The Senior Tax Credit: Do I Qualify?

"The Credit for the Elderly or Disabled" is also referred to as "The Senior Tax Credit." This credit can result in a significant tax refund that lowers a qualifying older adult's tax bill. 


"The Senior Tax Credit," also called "The Credit for the Elderly or Disabled," is hard to qualify for and confusing. It is a federal tax credit applied to your income tax returns if you:

  • Are 65 years old by the end of the tax year
  • Have a disability (regardless of your age)
  • Meet certain low-income requirements

This credit can result in a significant tax refund that lowers a qualifying older adult's tax bill. It is different than a tax deduction, which lowers your taxable income.

Eligibility Requirements for Tax Credit

To qualify for the Senior Tax Credit, you must be 65 years of age or older by the end of the tax year. If they are younger, you must:

  • Be a retiree on permanent and total disability
  • Have taxable disability income
  • Not yet reached the mandatory retirement age

The IRS uses the Social Security Administration's (SSA) definition of disabled. The SSA defines disabled as the “inability to engage in any substantial gainful activity," which renders a person unable to work due to a mental or physical condition expected to last longer than 12 months. You must also be a U.S. citizen. Some exceptions apply to non-residents married to U.S. citizens or resident non-citizens. Lastly, you must meet certain income limits described in the table below.

Elderly and Disabled Tax Credit Income Limits (2022)

Filing Status

Your adjusted gross income must be less than:

OR the total of your nontaxable Social Security and other nontaxable pensions, annuities, or disability income must be less than:

Single person, head of household, or qualifying surviving spouse with a dependent child



Married filing jointly, and only one spouse qualifies



Married filing jointly, and both spouses qualify



Married filing separately, and the spouses lived apart for the entire year



How Do I Claim the Credit for the Elderly or Disabled?

To claim the senior tax credit on your federal taxes, complete a Schedule R form with your IRS Form 1040A. The most recent Schedule R is on the Forms and Publications page of the IRS website.

Marriage During the Tax Year

If you're married by the end of the tax year, you are generally required to file a joint return as a married couple to claim the credit. But you can file separate returns if you did not live with your spouse at any time during the tax year. More information on preparing and filing a Schedule R is on the website.

Help With Tax Forms

For help in preparing Schedule R forms or your tax returns in general, the IRS provides a free tax return preparation program, Volunteer Income Tax Assistance (VITA). This program is available to qualifying taxpayers. It is particularly available to:

  • People making $60,000 or less per year
  • People with disabilities
  • Limited English-speaking taxpayers

People over 60 who make $60,000 or less can also use the Tax Counseling for the Elderly (TCE) program.

Under the TCE and VITA programs, IRS-certified volunteers help with tax preparation and counseling. See the VITA locator on the IRS website to find a VITA volunteer near you.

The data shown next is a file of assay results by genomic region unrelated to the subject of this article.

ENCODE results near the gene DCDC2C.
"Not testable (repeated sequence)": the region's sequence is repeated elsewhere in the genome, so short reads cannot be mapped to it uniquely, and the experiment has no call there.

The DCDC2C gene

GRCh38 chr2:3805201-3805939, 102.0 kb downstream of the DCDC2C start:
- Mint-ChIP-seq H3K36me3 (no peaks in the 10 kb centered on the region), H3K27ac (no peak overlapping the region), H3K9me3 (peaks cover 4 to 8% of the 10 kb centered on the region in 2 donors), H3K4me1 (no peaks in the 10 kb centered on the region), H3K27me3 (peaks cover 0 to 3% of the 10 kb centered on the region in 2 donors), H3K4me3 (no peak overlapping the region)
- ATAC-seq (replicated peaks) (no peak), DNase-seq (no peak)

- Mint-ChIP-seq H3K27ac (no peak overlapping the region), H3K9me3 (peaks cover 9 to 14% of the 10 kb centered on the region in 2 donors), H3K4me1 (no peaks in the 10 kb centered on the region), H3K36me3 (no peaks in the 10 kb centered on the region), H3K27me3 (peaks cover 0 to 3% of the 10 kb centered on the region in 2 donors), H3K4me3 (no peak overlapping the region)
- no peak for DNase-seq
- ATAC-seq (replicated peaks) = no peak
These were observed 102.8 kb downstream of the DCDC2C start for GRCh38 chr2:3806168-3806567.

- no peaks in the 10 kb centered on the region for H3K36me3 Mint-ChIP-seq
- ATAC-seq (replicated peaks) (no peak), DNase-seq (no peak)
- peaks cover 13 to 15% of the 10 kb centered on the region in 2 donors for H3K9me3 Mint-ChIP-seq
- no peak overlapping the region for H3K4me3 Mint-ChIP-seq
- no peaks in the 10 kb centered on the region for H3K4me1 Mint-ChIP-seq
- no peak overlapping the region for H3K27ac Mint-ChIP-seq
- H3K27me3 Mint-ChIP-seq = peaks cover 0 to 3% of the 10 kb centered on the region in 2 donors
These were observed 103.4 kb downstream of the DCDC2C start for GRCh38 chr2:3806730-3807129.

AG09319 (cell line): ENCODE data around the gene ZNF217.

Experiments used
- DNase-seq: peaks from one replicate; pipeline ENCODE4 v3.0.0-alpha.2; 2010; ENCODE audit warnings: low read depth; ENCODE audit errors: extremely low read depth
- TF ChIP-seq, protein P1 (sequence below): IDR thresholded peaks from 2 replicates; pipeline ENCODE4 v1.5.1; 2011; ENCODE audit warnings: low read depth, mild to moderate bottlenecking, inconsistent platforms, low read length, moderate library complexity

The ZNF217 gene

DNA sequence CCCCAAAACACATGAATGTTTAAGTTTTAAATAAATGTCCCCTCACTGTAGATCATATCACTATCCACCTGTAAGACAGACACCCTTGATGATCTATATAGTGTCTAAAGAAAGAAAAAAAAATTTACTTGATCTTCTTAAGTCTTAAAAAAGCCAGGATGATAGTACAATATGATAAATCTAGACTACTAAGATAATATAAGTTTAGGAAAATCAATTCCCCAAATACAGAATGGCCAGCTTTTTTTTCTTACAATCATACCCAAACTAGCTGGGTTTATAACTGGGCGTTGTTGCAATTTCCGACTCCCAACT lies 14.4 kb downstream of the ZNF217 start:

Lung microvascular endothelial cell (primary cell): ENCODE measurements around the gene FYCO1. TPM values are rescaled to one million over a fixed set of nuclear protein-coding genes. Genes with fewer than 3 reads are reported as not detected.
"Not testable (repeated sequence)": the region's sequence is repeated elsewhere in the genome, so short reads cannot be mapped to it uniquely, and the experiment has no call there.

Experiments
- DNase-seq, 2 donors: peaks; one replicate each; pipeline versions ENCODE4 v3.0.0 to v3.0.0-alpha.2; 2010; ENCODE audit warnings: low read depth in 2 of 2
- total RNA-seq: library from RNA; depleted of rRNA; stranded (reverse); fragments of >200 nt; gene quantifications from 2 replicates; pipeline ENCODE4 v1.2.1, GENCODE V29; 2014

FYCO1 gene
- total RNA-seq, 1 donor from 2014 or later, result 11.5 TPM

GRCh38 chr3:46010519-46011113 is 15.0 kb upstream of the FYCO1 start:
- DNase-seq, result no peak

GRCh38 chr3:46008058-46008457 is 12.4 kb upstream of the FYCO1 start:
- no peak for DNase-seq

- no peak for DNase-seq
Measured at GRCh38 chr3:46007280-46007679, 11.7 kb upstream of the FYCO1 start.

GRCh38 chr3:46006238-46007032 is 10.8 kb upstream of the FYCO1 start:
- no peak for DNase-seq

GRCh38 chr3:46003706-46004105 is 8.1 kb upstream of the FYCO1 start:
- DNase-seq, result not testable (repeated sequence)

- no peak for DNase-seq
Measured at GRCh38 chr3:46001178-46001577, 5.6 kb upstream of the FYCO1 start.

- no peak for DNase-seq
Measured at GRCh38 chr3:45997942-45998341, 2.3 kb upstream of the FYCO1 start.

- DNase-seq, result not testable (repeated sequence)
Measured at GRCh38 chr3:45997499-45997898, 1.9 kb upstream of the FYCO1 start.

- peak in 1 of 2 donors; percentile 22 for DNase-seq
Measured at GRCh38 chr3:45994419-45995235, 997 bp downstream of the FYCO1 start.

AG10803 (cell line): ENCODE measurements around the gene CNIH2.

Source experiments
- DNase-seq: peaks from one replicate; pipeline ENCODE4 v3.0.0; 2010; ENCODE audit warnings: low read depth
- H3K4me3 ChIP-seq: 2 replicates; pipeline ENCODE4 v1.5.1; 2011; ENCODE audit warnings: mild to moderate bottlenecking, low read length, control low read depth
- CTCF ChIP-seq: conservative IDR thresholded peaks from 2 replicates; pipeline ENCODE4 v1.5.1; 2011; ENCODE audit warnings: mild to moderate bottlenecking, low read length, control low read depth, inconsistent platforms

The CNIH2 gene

State Tax Credits

Certain states also have their own form of older adult income tax credits or property tax exemptions that apply to your state or local tax returns.

California, for example, provides a Senior Head of Household Credit. Massachusetts, and other states, also offer Circuit Breaker Tax Credits to qualifying older adults based on real estate taxes, real property taxes, or rent paid during the year. To qualify for the credit as a homeowner, your Massachusetts property tax payments must exceed 10% of your total income for that tax year.

More information on senior tax credits or exemptions that may be available in your state is on the website of your state's treasury or revenue agency. You can also find more information from your local county tax assessor.

Further Considerations

The federal tax credit for the elderly or disabled only applies to the filer's tax return. It does not apply if the qualifying senior citizen was listed as a dependent on someone else's tax returns.

But in some cases, it may be advantageous for older people to be claimed as a dependent. Other tax benefits may apply to the filer. These benefits include deductions for medical expenses, Social Security earned income, home care, long-term care, nursing home, or caregiver costs.

For older people to be a dependent on another's tax returns:

  1. The filer must provide over half of the older adult's financial support
  2. The older adult must have lived with the filer for a full calendar year
  3. Other factors like gross income and general IRS-dependent rules

The IRS defined gross income as “all income in the form of money, property, and services that isn't exempt from tax." Income from Social Security benefits is not considered taxable income. However, income from pension plans, retirement plans, and retirement accounts is taxable.

More Resources

For more information on tax relief for older adults, see FindLaw's Top Seven Senior Tax Breaks. Federal and state tax laws are complex and fluid. So it is important to consult a tax attorney, elder law attorney, or accountant to see what federal and state older adult tax deductions or credits are available to you. To contact a tax attorney for legal services, visit FindLaw's attorney directory.

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